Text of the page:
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Sloan Digital Sky Survey, Part II.

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Galaxy cluster Abel 2063.
NGC 5919 is a member of a Galaxy cluster Abel 2063. Image credit: SDSS.

The Sloan Digital Sky Survey (SDSS) is a comprehensive view of the night sky gathered by a dedicated 2.5 m telescope in New Mexico. Astronomers have used this vast database to make many discoveries about our Universe. And now it's going to have a sequel. SDSS II will be a new survey beginning in 2008, and consisting of three parts: a continued mapping of deep space to image distant Galaxies and quasars; a detailed survey of our own Milky Way galaxy; and a study of supernovae, to try and help pin down the mysterious Dark energy accelerating our Universe.

Dr. Richard Kron, director of the Sloan Digital Sky Survey, announced a new undertaking that will complete the largest survey of the universe. This survey will add new partners and undertake new research missions, and will run through summer 2008.

Late last month the funding package for a new, three-year venture called the Sloan Digital Sky Survey II (SDSS-II) was completed, led by the Alfred P. Sloan Foundation of New York City, the National Science Foundation (NSF), the U.S. Department of energy and the member institutions.

The SDSS has been carrying out a massive survey of the sky using a dedicated 2.5-m telescope at Apache Point Observatory near Sunspot, New Mexico. SDSS-II will complete observations of a huge contiguous region of the Northern skies and will study the structure and origins of the Milky Way Galaxy and the nature of dark energy.

The Sloan Digital Sky Survey is the most ambitious astronomical survey project ever undertaken, already having measured precise brightnesses and positions for hundreds of millions of galaxies, stars and quasars during the last five years. The consortium of more than 300 scientists and engineers at 23 institutions around the world - and hundreds of other scientists working in collaboration - are using these data to address fascinating and fundamental questions about the universe.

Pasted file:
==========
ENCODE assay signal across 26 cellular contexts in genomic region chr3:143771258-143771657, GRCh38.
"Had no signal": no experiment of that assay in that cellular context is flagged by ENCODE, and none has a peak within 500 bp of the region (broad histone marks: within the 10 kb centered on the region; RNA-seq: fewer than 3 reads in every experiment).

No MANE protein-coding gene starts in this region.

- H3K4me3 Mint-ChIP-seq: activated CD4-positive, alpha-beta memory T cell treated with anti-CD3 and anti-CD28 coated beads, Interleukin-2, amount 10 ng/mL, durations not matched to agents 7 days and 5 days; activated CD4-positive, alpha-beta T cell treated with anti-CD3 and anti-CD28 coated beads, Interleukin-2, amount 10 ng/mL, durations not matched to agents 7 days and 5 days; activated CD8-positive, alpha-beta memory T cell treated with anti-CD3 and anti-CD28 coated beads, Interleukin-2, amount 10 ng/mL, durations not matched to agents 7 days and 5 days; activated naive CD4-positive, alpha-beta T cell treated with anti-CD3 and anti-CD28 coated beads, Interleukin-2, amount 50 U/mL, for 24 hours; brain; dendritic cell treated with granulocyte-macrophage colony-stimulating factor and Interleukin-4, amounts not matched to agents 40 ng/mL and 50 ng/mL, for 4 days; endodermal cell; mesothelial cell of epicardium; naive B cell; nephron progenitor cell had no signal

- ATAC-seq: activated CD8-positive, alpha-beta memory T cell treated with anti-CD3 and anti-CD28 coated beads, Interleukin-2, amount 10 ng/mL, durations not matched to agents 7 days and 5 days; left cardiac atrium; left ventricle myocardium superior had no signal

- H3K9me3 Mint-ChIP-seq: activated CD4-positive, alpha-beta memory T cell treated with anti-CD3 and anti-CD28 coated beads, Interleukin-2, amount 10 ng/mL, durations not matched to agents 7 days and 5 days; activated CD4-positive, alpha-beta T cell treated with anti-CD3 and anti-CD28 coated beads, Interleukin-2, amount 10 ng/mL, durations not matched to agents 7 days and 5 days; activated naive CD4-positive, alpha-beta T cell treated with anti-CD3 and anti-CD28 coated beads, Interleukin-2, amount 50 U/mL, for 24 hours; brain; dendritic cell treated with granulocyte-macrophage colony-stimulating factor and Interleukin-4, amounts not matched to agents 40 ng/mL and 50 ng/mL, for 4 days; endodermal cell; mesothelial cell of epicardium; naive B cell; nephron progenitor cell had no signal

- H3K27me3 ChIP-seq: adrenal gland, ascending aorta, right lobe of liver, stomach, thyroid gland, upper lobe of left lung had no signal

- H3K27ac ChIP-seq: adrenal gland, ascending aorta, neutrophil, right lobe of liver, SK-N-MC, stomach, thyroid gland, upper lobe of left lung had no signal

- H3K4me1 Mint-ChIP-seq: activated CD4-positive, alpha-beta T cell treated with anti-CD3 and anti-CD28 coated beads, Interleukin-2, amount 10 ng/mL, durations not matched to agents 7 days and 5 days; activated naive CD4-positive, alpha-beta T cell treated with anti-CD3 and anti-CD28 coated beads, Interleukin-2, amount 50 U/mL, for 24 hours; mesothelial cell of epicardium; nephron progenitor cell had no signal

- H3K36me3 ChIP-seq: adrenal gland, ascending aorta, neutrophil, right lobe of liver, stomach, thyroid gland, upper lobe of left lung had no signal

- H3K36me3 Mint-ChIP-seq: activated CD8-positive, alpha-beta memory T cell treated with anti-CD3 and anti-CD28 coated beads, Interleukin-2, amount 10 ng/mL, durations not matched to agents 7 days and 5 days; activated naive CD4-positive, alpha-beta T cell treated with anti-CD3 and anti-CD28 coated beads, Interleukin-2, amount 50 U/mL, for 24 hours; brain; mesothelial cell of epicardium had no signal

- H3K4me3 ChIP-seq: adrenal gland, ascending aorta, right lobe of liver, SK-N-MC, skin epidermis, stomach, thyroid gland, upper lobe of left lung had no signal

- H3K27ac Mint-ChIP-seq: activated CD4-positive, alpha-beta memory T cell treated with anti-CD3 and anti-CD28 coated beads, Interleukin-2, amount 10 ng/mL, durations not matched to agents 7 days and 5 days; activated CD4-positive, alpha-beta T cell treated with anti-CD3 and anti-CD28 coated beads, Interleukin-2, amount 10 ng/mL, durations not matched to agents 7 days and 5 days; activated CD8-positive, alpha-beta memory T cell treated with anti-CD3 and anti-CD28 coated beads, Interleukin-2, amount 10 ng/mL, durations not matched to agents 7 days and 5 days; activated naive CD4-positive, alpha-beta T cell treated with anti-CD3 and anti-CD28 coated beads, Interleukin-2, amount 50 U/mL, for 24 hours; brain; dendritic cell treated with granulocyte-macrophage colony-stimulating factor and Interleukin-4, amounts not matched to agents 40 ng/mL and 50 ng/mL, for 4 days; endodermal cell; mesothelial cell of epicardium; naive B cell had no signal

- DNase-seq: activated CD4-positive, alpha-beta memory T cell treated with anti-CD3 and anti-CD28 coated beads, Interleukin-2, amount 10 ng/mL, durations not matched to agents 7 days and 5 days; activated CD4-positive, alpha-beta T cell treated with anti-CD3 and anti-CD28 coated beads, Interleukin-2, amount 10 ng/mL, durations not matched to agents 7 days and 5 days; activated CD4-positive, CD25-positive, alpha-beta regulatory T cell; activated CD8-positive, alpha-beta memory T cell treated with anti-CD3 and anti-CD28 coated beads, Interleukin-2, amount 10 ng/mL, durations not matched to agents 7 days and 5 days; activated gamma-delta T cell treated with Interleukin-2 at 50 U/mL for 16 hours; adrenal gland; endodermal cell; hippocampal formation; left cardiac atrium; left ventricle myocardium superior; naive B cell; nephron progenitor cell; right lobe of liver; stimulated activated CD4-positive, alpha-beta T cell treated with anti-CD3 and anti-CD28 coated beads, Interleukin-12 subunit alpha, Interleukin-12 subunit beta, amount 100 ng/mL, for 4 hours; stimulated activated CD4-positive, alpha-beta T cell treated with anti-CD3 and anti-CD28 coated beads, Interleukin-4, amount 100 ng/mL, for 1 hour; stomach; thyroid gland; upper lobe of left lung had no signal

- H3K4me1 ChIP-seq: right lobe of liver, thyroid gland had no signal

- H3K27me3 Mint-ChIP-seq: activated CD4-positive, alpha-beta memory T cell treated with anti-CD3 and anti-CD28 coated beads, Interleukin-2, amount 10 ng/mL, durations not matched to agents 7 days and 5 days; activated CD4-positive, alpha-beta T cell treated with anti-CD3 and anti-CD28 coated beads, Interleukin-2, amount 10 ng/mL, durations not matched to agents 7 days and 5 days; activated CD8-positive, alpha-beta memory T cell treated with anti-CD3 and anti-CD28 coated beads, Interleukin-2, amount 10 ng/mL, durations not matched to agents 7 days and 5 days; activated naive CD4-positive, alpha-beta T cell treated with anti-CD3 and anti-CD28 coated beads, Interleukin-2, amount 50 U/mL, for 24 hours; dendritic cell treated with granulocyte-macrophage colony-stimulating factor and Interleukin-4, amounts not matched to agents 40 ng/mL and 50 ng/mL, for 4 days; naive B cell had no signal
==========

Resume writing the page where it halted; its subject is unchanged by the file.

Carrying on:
The exciting results from the SDSS data to date include the discovery of distant quasars seen when the universe was just 900 million years old; the definitive measurement of the large-scale distribution of galaxies, confirming the role of gravity in growing structures in the universe; and evidence that the Milky Way Galaxy grew by cannibalizing smaller companion galaxies.

"We are very excited with the funding agencies' decision to support this important mission," said Kron of the University of Chicago. "The dedicated scientists and engineers of the Sloan Digital Sky Survey have worked tirelessly to open new ways of seeing the Universe.

"We believe the SDSS II discoveries that lie ahead will further scientific discoveries and lay the groundwork for future astronomical exploration. We are sure that the data released to the public will yield discoveries for years to come."

In the last five years, the SDSS has released data for almost 200 million objects to the public. These data have been used by hundreds of researchers around the world for scientific projects ranging from studies of nearby stars to explorations of the nature of galaxies.

"We are proud of the landmark contributions made by the Sloan Digital Sky Survey to our understanding of the evolution and structure of the universe and enthusiastically support this next phase of research," said Doron Weber, program director of the Alfred P. Sloan Foundation. "The findings of the Sloan Digital Sky Survey have already produced the most accurate picture of the skies that has ever existed and we expect new discoveries that will continue to transform our knowledge of the universe."